Where do I look?

First seven steps

  • Find an issue you feel the most connection with. The issue should be something that interests you and something that you want to take action on.
  • Write down the change you want to see.
  • Write down how you think the change might be achieved.
  • List all of the things you think you know about the issue, what you don’t know and what you want to find out.
  • Talk about the issue to your family, friends, teachers or a responsible adult in some other organisation outside the school.
  • Use books, internet and the media to find out information about your issue.
  • Observe the world around you. An inspiration for an action or change can come from a range of sources.

Sources of information

When looking for information on your topic, make sure that is a from a reliable source, is current and relevant to your issue. Here is a list of possible sources of information you can use and things you should look out for:

Books

several books
Although information found in books can be out-dated, in particular if you are looking at statistics, books are still the most reliable sources of information. By looking for your search terms on an index page or reviewing the contents page, you can easily find out if the book is relevant to your issue. Librarians can also assist you in searching for a suitable book.

Internet

wifi
When looking for information on the internet be aware that it is fairly easy to create a website and put content on it. If you are embarking on the exploration of a complex issue, Wikipedia is a good starting point to get your head around things. However, it should not be used as the only source of information.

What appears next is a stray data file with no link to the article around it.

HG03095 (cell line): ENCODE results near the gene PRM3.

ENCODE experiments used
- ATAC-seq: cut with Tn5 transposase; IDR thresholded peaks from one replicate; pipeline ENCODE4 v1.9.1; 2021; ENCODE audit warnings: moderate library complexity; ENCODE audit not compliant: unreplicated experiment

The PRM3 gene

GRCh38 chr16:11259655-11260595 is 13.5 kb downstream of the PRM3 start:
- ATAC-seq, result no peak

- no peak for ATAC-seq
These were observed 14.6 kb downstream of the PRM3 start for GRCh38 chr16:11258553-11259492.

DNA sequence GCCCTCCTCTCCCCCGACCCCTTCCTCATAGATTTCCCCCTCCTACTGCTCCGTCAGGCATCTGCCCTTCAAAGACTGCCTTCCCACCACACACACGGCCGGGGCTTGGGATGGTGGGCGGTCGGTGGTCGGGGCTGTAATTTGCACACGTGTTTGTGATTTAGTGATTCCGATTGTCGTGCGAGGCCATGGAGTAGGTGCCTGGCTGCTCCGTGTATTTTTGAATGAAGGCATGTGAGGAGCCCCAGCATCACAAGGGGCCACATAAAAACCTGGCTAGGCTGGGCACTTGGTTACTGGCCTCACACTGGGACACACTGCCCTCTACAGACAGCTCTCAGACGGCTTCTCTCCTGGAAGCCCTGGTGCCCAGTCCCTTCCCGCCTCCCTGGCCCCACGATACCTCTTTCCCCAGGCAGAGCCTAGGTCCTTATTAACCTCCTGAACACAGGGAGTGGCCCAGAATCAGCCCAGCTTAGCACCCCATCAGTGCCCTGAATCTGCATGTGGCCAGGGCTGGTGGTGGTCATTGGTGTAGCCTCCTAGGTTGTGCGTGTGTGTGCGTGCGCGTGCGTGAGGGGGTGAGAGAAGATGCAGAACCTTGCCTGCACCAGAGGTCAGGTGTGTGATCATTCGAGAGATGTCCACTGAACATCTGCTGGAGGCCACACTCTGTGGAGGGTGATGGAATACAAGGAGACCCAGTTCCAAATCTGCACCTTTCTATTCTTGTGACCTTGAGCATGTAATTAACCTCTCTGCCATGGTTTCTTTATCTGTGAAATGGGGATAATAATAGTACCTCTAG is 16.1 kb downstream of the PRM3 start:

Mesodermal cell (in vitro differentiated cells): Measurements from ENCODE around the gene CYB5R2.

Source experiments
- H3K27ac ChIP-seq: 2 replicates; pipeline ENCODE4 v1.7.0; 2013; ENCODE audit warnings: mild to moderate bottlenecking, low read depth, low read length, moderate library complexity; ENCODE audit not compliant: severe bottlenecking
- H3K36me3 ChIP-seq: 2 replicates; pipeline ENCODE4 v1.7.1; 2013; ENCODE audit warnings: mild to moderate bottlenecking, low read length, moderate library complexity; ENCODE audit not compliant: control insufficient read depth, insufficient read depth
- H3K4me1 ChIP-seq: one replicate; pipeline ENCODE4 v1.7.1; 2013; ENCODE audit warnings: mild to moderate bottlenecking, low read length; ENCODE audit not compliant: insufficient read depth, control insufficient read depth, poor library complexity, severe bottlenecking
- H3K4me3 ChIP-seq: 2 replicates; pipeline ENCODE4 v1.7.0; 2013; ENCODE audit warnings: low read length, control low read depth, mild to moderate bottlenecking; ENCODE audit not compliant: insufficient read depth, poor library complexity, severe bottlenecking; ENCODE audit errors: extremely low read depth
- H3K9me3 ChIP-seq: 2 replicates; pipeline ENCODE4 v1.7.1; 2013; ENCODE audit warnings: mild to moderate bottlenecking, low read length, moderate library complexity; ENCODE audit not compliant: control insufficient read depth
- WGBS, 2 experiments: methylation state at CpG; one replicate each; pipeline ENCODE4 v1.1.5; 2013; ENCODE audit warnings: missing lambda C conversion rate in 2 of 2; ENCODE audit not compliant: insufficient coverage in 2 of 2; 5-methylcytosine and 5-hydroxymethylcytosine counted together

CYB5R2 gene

Media
ipad with news title

The media will frequently report on topical political issues. You can use the Google News search function to find news articles on a specific issue. If you type next to your search term ‘radio’ the search will return radio shows which have covered this topic. This can often contain interviews with experts or callers.

Docos

video camera

In the past decade lots of films have been made on a range of issues, in particular global issues (e.g. environmental, poverty, arm conflicts). Documentaries or short independent films, which you can find on YouTube are good sources of information that can provide you with an overview and background information on an issue.

Research Template

http://passport.vec.vic.gov.au/title-goes-here/

This document can help you in your quest for further information. If you are taking action on an issue with a group of people you should divide areas of research. Once you have completed your research, consolidate and share your results.

View Article

Research Tips

  • Use variety of sources before you accept something as true.
  • Be aware of bias.
  • Investigate both sides of the argument on your issue.
  • Create a bibliography of all your sources.
  • Comments and forums will give you an understanding of what others think about a particular issue. Keep in mind that some people set up false identities in order to cause trouble or to encourage a certain point of view.
  • Government, university and reputable organisation (e.g. Oxfam on global issues) websites are reliable sources of information.